Greater flamingos are painting areas of Plett pink, migrating to the seaside coastal town to nest and hatch a few chicks as the country and the world are in lockdown due to the Coronavirus pandemic.
Though the beautifully coloured birds have occasionally been ‘spotted’ in Plettenberg Bay since the early 1900’s, the lagoon was lucky to have 2 or 3 and one could sometimes find a pair up the Bitou River during migratory season. Known for its natural green thumb when it comes to wildlife, coastal reserves, river estuaries, indigenous fynbos and forests, Plett has seen the numbers of these migratory birds soaring over the past few years.
Greater flamingos are close to 6 feet in height, and they have the identifiable pink feathers with black-tipped wings. These remarkable birds rarely breed in South Africa. Their more popular breeding grounds include Sua Pan in Botswana and Etoscha Pan in Namibia and they have an average lifespan of 60 years.
Locals are protective of these special guests and understand how fortunate it is to have these remarkable birds visit and are extremely excited about the recent roosting and hatching of chicks. They are comfortable with their new environment, a testament to the conservation efforts of the Bitou Wetlands and surrounding birding areas. Visitors are encouraged to visit, but not to disturb or disrupt the birds by getting too close or allowing dogs on the premises without a lead.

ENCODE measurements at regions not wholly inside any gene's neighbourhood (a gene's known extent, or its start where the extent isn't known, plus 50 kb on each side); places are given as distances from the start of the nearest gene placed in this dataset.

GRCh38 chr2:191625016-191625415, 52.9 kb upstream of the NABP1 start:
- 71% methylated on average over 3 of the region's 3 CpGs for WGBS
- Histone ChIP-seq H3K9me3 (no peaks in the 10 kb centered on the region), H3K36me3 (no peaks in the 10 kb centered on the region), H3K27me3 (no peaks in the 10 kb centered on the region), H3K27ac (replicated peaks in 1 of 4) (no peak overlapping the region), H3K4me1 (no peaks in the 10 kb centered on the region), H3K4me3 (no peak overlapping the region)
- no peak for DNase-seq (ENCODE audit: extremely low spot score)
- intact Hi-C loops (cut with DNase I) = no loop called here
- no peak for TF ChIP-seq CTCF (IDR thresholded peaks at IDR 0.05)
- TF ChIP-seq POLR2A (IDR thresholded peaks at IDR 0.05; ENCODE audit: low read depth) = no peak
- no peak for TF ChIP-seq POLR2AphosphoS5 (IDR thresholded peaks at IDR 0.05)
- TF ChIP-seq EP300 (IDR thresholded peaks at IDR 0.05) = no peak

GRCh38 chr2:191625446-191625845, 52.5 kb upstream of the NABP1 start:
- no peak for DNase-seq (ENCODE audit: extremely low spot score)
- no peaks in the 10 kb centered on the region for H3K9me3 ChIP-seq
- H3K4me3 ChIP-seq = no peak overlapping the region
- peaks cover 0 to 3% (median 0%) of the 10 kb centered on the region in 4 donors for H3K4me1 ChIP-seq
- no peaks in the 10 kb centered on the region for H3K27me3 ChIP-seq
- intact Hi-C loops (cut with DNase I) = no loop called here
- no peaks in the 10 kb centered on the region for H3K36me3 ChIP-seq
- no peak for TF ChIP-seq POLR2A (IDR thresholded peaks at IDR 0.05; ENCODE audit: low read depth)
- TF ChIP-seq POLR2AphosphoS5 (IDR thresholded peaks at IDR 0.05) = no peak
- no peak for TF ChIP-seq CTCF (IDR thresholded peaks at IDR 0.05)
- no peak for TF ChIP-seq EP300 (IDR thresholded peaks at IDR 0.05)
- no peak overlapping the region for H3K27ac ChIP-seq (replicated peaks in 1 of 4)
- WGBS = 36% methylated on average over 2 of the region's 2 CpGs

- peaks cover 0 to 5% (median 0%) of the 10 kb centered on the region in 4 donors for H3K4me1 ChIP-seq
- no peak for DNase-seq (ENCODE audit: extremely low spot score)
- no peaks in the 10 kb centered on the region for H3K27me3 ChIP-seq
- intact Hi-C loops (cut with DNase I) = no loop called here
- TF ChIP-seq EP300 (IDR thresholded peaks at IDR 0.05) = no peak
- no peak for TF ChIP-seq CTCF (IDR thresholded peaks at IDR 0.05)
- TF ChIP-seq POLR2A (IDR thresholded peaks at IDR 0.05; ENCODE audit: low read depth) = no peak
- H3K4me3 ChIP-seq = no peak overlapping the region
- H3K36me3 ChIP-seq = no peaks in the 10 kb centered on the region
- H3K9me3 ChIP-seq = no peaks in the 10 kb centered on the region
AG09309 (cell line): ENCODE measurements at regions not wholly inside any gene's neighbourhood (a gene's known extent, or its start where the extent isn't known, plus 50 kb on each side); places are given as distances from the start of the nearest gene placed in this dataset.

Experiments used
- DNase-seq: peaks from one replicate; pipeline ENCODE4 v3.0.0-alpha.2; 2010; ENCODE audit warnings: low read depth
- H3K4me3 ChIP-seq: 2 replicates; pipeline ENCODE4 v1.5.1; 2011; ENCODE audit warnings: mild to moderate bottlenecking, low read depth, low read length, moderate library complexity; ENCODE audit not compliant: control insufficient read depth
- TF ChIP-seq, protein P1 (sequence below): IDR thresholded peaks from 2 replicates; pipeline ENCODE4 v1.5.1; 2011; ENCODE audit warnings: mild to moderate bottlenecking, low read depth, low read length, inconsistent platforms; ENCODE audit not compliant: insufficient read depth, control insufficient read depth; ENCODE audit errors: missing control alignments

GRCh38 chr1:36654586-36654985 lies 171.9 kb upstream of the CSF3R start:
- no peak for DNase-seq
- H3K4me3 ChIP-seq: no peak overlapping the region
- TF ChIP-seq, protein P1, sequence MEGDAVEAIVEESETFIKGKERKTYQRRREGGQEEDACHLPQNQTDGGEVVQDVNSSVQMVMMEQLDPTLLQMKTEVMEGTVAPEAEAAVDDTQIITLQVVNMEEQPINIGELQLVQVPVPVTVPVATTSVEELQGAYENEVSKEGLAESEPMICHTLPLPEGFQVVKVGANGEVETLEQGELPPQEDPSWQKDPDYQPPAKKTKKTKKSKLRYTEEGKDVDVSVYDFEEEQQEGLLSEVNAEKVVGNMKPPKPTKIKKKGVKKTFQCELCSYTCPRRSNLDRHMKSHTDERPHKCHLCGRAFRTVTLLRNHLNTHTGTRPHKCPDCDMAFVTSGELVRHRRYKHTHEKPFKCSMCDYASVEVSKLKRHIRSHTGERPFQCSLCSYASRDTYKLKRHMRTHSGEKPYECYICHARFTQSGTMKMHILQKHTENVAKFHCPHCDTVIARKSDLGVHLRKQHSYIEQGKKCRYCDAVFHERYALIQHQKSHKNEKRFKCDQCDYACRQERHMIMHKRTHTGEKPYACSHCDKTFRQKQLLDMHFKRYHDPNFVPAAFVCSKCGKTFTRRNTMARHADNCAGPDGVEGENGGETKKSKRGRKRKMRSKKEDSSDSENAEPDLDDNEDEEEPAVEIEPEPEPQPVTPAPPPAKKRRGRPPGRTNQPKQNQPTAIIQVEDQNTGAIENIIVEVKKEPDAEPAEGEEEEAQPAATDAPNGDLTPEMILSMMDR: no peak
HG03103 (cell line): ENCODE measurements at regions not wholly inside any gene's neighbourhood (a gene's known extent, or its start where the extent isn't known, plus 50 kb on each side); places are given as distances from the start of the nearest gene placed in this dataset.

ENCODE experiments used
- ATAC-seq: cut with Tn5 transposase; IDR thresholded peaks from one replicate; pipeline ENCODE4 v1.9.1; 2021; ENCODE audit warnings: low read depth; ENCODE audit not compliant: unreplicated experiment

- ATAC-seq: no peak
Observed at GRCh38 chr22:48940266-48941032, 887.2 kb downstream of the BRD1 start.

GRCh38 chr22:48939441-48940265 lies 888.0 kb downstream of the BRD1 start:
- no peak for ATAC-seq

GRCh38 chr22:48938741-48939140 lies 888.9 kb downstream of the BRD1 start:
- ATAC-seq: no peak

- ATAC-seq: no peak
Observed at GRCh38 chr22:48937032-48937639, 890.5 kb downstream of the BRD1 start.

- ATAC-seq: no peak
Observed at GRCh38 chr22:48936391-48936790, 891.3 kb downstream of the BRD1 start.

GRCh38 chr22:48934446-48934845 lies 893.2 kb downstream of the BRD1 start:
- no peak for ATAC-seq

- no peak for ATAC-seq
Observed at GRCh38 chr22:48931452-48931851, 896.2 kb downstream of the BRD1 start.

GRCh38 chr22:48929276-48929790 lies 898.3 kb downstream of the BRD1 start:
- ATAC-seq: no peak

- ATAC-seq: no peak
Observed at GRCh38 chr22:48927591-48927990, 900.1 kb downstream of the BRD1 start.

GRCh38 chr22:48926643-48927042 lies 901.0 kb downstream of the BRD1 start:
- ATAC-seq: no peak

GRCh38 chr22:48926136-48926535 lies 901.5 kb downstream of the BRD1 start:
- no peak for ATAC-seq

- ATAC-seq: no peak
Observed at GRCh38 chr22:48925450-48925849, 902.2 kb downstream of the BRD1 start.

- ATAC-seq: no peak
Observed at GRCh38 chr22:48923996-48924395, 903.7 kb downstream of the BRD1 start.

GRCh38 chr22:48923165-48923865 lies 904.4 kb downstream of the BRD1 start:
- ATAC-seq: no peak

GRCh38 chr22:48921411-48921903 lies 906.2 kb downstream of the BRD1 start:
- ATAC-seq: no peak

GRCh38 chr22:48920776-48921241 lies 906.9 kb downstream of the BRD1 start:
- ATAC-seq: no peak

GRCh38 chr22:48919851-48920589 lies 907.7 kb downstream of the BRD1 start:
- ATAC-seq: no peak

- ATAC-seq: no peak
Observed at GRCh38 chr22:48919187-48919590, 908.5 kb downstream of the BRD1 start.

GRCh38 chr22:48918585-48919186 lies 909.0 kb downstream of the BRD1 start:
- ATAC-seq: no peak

Perhaps it is less human activity and commercial fishing due to the Covid lockdowns that began in March, creating an opportunity for near perfect foraging conditions in the lagoon and river estuaries. “The lockdown has given these birds peace for roosting, little to no disturbance and overall an encouraging habitat,” says Patty Butterworth (Plett Tourism media spokesperson).
“While there is a decline in potential water waste due to the closure of tourism businesses during the lockdown, there seems to be an undisturbed formation of planktons, algae and other micro-formations which provides food for flamingos and other wetland birds,” says Butterworth.